archive: SETI Books, books, books...

SETI Books, books, books...

R.J. Fear ( (no email) )
Thu, 08 Oct 1998 08:48:50

Hi SETIzens,

Let me know if I'm out of line here. A few people have expressed interest
in reviews of books on SETI and RA. Here's what I can add to the list:


Infinite in all Directions by Freeman Dyson

An interesting walk through the philosophy of Freeman Dyson. Covering life
as a scientific phenomenon followed by ethics and politics. Some
interesting observations but very little (okay no) data to speak of. (I
want to have lunch with this guy, there's more to Freeman Dyson than meets
the eye.)

Astronomy and Cosmology by Fred Hoyle

An obviously dated piece of material (copyright 1975) but a very well
organized work. Summary level coverage of many aspects of Astronomy and
Cosmology. A little light in the mathematics for me but not a bad place to
start. A guess would be that this book was intended as an entry level
Astronomy and/or Cosmology text book.

the story of JODRELL BANK by Sir Bernard Lovell

Most certainly a must read. For anyone considering the construction of
even a small radio telescope I urge you to read this and read it carefully.
The book chronicals the design and building of the dish at Jodrell Bank.
It includes the effects it had on it's designer, it's builder, the press,
and the surrounding communities. I've never been much for books written
from diaries but this one was worth it.

Home Is Where the Wind Blows by Fred Hoyle

I should have known from the title that this was for me a mistake. The
book follows the title and pretty much goes where the wind blows. It is
largely an account of Fred's travels and experiences. It contains no real
data to speak of. Only in Marion Indiana would this book be placed in the
reference section of Astronomy.

Uncertainty - The Life and Science of Werner Heisenberg

I have nothing but admiration for Heisenberg's mind but they went to far in
the title of this book. It would have been correctly labeled "The Life of
Werner Heisenberg" due to it's lack of scientific subject matter. 30 odd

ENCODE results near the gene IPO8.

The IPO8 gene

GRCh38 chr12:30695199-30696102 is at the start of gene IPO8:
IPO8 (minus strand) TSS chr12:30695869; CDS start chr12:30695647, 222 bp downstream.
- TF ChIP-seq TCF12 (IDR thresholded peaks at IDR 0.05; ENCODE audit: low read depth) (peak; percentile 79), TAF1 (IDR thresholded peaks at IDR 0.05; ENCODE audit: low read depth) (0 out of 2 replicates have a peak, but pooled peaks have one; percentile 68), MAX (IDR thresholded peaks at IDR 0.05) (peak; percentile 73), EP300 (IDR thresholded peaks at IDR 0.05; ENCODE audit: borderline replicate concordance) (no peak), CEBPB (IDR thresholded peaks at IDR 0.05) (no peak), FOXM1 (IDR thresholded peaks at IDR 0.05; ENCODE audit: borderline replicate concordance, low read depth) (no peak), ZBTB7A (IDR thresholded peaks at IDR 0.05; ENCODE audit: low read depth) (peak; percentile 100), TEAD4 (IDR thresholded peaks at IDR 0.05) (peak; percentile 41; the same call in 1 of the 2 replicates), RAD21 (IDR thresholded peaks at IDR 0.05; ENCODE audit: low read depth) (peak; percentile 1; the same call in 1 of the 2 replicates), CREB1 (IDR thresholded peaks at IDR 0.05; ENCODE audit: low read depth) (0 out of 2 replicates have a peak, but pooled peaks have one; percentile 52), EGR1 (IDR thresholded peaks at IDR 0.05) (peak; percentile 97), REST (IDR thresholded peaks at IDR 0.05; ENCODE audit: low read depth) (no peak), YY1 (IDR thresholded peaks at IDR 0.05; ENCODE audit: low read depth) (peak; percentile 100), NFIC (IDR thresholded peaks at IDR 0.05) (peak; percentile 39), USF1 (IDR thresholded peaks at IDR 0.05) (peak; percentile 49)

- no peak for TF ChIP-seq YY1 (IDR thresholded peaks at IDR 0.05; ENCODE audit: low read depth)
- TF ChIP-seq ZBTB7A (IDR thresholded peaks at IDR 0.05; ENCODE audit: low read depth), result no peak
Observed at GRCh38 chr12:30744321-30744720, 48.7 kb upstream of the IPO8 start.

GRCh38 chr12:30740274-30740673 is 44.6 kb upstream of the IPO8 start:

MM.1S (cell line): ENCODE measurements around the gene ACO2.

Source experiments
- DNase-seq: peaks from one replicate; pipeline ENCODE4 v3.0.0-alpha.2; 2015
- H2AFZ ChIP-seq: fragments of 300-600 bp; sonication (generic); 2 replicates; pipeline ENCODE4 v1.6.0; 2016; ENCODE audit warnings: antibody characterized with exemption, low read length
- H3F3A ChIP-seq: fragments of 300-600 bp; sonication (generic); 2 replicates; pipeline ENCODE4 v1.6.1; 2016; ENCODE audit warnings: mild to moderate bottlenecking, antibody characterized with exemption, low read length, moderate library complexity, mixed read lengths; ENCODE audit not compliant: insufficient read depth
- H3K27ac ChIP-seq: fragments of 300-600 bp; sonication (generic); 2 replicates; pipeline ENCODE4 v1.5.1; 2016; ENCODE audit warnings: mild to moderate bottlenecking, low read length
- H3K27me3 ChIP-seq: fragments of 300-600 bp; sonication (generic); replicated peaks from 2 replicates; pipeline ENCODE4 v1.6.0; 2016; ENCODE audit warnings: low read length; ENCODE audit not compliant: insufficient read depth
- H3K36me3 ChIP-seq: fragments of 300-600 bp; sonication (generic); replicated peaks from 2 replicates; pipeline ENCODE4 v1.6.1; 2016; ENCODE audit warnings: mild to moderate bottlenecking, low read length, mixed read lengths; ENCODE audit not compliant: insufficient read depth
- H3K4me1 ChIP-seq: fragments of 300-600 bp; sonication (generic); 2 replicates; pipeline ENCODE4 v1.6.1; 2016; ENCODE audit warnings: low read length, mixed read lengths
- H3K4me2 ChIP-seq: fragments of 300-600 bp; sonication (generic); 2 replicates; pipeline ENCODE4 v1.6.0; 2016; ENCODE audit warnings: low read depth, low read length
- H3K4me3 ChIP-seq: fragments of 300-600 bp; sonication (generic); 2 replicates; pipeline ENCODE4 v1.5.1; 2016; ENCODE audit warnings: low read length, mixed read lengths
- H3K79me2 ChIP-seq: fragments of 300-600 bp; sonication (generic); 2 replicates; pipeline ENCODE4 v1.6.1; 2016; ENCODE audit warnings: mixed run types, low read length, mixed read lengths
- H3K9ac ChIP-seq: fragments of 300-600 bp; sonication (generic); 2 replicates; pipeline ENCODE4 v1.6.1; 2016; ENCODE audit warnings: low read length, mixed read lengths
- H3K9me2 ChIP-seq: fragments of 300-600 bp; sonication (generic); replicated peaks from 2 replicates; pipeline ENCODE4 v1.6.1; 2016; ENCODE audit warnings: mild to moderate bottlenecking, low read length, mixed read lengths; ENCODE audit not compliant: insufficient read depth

pages of quantum mechanics out of over 500. I'm on the fence on this one.
If you enjoy biographies go for it. If you're primary focus is mathematics
and/or quantum mechanics you may want to skip it.

Pale Blue Dot by Carl Sagan

I know I'm probably asking for it even commenting on this book but here
goes. I don't think I've ever read a book that talked soo much and said
soo little. I enjoy Sagan's style (a little sappy at times) and it's
obvious from the book's content that he was (and still is) one of the
greatest minds in science. But I'm of the impression that this book was
written not for science but as a public relations push for science,
exploration, and political change. I'm not sorry I read it, just sorry I
didn't manage my expectation of it.


If you haven't guessed I'm looking at going back to school to pursue a
degree in Astronomy. I'm consuming mass quantities of books and material
and thought others might benefit from the process. My apologies for the
dated timeframe of the books covered. More recent material has been
requested and the inter-library loans submitted.

R.J. Fear

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Robert J. (R.J.) Fear North Central Regional Coordinator
President The SETI League Inc.
Topia Inc. ND, SD, NE, MN, IA, WI, IL, MI, and IN
Adaptive Design and Development Corp. Project Argus Station ID: EN70en
225 North Boots Street
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"If we don't know where we're going how will we know when we're there?"